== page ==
Diabetes-associated changes and role of N epsilon-(carboxymethyl)lysine in big ET-1-induced coronary vasoconstriction.

PMID 19962413


Using perfused hearts from streptozotocin-induced long-term diabetic rats, we studied the coronary vasoconstrictor effect of the endothelin-1 (ET-1) precursor big ET-1 and also whether this response was modulated by N(epsilon)-(carboxymethyl)lysine (CML; a representative advanced glycation end product that is implicated in the pathogenesis of diabetic vasculopathy). The big ET-1-induced vasoconstriction (a) developed more rapidly (i.e., was greater in the first 30 min) in the diabetic group than in the age-matched controls, and (b) in each group was largely suppressed by phosphoramidon [nonselective endothelin-converting enzyme (ECE)/neutral endopeptidase (NEP) inhibitor] or CGS35066 (selective ECE inhibitor), but not by thiorphan (selective NEP inhibitor). The ET-1 release occurring after treatment with big ET-1, which was greater in diabetic coronary arteries than in the controls, was reduced by CGS35066. The dose-response curve for ET-1 was shifted to the left in the diabetics, so that at some lower doses of ET-1 the vasoconstriction was greater than in the controls. CML enhanced big ET-1- or ET-1-induced vasoconstriction in the controls, but not in the diabetics. Finally, the plasma level of CML was higher in diabetic than in control rats. These findings suggest (a) that the increased responsiveness to big ET-1 shown by diabetic coronary arteries may be attributable both to a more rapid conversion of big ET-1 to ET-1 (by ECE), allowing it to exert its contractile activity, and to an increased vascular sensitivity to ET-1, and (b) that CML may be at least partly responsible for the diabetes-associated enhancement of big ET-1-mediated coronary vasoconstriction.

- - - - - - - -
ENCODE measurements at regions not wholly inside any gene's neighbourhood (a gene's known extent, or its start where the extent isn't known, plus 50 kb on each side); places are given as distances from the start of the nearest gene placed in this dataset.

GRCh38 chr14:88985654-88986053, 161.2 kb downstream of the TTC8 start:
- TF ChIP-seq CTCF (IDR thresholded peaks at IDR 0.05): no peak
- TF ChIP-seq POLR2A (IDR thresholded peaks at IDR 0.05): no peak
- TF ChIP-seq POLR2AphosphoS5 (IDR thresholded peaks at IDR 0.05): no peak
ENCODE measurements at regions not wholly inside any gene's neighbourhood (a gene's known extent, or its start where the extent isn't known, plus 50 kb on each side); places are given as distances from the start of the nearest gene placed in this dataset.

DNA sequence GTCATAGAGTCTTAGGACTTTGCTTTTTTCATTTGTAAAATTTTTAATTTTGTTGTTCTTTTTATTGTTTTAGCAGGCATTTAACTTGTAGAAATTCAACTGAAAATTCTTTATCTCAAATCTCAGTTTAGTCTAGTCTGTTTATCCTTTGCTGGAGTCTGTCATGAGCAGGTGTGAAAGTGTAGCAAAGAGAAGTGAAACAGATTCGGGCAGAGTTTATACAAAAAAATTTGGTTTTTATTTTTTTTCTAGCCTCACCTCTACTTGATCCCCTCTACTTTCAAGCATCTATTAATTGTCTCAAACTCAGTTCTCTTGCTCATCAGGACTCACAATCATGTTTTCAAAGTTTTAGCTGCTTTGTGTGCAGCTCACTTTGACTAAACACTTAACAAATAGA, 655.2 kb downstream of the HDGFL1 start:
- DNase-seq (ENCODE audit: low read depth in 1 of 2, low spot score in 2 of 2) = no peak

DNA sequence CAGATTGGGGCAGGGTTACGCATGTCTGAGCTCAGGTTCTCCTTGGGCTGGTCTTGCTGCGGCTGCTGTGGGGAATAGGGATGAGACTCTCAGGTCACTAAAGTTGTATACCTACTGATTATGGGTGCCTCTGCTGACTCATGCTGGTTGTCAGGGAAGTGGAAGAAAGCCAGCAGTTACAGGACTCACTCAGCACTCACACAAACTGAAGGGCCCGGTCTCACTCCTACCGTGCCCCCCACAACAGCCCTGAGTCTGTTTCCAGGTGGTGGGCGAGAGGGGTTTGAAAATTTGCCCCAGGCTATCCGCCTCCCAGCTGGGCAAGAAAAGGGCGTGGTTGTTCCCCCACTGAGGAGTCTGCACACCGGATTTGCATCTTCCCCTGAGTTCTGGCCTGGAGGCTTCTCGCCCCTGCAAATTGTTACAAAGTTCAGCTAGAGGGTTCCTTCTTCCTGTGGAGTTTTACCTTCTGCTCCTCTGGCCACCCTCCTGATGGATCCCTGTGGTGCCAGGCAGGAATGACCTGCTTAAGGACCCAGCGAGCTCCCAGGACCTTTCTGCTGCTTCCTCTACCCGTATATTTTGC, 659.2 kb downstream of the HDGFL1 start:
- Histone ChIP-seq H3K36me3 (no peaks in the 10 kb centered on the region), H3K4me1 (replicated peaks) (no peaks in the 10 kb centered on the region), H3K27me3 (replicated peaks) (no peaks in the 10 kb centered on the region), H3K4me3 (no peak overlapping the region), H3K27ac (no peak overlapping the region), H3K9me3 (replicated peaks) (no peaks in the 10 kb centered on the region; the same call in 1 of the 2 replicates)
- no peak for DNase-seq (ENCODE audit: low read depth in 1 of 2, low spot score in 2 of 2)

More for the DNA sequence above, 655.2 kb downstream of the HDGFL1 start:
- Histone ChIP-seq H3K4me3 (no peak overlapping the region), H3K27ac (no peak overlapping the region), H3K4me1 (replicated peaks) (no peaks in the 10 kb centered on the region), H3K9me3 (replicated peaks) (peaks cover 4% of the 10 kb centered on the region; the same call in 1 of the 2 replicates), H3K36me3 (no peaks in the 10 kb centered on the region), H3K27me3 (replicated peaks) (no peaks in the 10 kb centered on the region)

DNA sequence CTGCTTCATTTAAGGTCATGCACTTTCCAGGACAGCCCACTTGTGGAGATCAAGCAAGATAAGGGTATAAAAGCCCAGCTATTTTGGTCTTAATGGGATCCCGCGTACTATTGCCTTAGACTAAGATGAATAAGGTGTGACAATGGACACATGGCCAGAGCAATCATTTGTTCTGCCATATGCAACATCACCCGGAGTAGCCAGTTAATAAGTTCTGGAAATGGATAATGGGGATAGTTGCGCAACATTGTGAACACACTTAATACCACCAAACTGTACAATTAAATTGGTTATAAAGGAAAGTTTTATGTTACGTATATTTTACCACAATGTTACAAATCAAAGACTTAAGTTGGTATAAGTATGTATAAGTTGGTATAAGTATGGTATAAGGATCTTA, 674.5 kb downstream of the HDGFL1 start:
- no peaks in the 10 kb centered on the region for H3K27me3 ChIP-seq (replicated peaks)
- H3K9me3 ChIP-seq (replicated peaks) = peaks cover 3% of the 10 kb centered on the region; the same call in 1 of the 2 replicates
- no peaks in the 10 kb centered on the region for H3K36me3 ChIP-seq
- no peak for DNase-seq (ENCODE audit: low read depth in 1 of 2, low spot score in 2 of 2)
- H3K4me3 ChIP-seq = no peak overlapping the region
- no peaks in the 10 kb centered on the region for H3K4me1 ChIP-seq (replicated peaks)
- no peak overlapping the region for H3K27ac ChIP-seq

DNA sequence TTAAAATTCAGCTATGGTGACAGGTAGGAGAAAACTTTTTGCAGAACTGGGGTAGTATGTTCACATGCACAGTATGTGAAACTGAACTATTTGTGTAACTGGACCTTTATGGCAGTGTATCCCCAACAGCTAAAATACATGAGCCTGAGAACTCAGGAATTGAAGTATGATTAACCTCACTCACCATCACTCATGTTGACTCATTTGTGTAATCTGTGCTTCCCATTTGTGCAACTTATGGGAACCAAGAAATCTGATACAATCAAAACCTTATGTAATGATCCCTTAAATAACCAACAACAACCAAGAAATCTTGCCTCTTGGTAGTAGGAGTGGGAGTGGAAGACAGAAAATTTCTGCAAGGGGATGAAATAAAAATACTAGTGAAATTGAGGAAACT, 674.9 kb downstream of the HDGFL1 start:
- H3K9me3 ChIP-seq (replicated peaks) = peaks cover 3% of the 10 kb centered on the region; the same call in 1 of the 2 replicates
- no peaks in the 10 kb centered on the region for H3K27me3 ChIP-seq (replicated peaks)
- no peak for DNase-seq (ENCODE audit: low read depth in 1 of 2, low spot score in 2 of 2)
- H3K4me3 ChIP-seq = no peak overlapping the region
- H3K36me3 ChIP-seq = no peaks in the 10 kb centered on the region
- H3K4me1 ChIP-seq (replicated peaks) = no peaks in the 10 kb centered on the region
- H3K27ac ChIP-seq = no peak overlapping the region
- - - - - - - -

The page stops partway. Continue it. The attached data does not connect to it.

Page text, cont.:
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DL-Thiorphan, ≥98% (TLC)